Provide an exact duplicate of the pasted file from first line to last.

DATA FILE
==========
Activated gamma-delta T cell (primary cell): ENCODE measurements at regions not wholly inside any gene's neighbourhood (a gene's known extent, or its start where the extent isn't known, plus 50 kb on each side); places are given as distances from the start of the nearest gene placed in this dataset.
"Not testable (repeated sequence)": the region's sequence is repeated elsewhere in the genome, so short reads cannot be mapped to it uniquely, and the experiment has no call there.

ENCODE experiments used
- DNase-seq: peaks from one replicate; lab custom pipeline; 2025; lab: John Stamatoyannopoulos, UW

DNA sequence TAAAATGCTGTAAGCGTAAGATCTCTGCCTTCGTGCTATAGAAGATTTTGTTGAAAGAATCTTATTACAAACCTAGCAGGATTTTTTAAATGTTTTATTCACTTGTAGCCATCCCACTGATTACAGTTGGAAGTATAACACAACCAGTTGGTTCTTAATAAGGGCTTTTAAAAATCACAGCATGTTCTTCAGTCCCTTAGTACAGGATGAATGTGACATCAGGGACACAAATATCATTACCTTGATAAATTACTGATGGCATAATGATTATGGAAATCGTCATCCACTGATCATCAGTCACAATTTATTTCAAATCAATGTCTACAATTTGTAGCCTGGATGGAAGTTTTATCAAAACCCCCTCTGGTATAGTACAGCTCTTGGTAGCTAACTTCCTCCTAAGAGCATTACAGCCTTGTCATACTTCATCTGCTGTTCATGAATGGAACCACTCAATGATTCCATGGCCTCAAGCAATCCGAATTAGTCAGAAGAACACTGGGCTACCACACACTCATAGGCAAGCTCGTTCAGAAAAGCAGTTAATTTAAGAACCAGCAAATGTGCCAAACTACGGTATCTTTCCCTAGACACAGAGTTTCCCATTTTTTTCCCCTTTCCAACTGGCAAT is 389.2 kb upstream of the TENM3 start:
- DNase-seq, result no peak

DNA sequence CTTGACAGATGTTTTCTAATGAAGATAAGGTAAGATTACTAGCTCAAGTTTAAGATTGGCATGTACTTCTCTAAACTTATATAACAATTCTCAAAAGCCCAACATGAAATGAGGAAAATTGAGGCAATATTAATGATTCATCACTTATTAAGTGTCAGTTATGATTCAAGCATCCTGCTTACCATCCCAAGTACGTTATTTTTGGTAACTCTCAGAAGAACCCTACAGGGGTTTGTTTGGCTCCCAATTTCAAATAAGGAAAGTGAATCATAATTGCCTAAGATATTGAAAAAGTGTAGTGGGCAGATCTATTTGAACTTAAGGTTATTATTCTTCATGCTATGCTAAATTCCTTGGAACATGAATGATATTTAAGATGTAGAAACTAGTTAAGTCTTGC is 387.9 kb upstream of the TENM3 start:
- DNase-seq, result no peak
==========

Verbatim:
Activated gamma-delta T cell (primary cell): ENCODE measurements at regions not wholly inside any gene's neighbourhood (a gene's known extent, or its start where the extent isn't known, plus 50 kb on each side); places are given as distances from the start of the nearest gene placed in this dataset.
"Not testable (repeated sequence)": the region's sequence is repeated elsewhere in the genome, so short reads cannot be mapped to it uniquely, and the experiment has no call there.

ENCODE experiments used
- DNase-seq: peaks from one replicate; lab custom pipeline; 2025; lab: John Stamatoyannopoulos, UW

DNA sequence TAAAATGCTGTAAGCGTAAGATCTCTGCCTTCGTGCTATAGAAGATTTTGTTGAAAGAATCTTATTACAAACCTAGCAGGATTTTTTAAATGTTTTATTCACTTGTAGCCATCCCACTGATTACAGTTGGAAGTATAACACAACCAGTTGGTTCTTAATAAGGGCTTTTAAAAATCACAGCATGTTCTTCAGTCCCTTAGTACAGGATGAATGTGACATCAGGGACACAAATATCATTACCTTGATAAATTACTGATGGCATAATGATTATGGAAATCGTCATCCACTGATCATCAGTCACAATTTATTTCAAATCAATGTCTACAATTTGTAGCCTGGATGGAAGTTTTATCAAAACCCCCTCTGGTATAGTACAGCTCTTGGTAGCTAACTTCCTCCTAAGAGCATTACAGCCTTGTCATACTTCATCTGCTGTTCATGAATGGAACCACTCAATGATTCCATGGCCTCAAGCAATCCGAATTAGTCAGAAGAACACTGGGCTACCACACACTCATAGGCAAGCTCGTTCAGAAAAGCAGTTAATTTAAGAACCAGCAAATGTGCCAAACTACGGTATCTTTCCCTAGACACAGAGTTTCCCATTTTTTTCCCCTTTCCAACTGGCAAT is 389.2 kb upstream of the TENM3 start:
- DNase-seq, result no peak

DNA sequence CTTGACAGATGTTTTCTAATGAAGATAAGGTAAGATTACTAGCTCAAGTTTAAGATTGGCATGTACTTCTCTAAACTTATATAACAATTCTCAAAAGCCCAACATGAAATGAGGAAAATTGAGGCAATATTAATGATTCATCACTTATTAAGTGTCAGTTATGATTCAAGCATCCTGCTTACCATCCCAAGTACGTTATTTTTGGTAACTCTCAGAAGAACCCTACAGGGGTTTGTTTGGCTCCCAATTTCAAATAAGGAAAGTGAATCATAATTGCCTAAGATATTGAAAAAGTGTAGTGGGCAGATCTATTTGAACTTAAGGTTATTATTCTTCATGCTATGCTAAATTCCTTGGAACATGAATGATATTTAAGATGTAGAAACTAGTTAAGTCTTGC is 387.9 kb upstream of the TENM3 start:
- DNase-seq, result no peak